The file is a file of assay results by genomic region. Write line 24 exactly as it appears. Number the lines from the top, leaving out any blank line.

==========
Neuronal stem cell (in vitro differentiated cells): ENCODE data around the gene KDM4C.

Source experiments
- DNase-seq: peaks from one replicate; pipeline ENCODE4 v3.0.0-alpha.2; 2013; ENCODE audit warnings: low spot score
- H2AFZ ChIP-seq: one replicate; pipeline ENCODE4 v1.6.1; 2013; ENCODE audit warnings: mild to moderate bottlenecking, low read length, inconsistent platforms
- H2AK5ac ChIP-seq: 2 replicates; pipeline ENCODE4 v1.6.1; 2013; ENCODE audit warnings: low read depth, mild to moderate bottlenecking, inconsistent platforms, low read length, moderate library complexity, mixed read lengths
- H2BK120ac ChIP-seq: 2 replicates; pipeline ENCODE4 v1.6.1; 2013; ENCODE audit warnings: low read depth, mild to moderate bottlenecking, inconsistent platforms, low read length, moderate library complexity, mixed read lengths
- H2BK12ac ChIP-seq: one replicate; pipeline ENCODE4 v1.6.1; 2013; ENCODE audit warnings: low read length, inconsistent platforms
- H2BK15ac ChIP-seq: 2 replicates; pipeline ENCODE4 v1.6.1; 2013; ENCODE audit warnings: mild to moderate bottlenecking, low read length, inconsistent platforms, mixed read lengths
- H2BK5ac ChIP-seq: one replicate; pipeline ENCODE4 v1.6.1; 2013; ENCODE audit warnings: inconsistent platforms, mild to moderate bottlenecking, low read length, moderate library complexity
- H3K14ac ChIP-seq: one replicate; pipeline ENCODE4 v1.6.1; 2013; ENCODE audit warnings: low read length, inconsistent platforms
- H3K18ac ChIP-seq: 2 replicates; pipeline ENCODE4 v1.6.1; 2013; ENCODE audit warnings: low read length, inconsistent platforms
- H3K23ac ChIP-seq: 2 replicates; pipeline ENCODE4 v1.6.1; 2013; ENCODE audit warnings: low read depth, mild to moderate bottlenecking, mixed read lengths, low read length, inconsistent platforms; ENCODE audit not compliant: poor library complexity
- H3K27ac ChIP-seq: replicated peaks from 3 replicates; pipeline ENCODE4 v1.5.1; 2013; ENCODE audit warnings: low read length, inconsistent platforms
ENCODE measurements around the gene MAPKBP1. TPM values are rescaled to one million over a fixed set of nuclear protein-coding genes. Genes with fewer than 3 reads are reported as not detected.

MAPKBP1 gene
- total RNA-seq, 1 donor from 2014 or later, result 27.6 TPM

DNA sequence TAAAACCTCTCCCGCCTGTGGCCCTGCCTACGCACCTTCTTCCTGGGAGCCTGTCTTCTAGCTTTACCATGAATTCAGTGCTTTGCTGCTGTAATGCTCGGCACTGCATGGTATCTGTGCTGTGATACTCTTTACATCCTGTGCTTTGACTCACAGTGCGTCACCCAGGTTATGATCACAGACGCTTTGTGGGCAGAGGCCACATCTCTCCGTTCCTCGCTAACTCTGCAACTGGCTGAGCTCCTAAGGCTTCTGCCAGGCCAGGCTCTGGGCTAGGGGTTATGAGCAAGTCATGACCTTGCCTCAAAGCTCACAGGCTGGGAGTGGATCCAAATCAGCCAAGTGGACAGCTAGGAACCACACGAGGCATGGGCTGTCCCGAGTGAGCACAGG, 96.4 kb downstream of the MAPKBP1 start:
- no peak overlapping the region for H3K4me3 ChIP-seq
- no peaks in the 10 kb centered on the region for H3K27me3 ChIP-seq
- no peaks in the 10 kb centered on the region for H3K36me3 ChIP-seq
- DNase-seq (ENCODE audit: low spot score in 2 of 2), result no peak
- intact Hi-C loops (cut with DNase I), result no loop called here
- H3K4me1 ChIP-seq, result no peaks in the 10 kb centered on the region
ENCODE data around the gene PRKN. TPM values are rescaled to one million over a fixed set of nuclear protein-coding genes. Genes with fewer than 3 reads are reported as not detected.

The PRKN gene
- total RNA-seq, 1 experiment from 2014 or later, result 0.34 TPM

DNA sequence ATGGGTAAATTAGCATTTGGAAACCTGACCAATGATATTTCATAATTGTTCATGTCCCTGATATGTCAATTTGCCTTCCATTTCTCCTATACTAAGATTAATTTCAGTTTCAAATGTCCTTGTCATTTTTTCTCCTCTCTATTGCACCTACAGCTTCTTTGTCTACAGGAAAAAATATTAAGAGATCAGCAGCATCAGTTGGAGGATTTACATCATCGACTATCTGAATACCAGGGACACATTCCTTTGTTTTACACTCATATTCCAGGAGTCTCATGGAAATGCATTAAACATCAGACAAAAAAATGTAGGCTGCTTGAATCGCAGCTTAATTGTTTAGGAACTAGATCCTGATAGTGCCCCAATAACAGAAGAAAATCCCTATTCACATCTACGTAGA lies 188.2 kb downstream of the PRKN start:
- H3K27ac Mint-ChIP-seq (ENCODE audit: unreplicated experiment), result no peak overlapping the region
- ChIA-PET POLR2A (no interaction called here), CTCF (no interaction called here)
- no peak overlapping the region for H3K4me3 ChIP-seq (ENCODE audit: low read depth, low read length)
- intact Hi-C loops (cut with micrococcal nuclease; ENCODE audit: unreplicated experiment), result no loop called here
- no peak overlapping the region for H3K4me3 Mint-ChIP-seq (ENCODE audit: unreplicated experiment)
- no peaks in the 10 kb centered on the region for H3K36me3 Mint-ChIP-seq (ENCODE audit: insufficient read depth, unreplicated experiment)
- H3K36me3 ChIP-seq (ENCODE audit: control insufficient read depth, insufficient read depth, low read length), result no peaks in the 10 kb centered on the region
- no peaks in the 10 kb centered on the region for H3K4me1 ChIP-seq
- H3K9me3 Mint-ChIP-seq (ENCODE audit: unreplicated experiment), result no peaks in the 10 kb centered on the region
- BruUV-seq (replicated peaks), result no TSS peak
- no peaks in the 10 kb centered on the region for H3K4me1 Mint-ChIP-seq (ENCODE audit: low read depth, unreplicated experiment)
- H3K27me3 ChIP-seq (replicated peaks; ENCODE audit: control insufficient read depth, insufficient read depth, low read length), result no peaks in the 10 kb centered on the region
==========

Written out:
ENCODE data around the gene PRKN. TPM values are rescaled to one million over a fixed set of nuclear protein-coding genes. Genes with fewer than 3 reads are reported as not detected.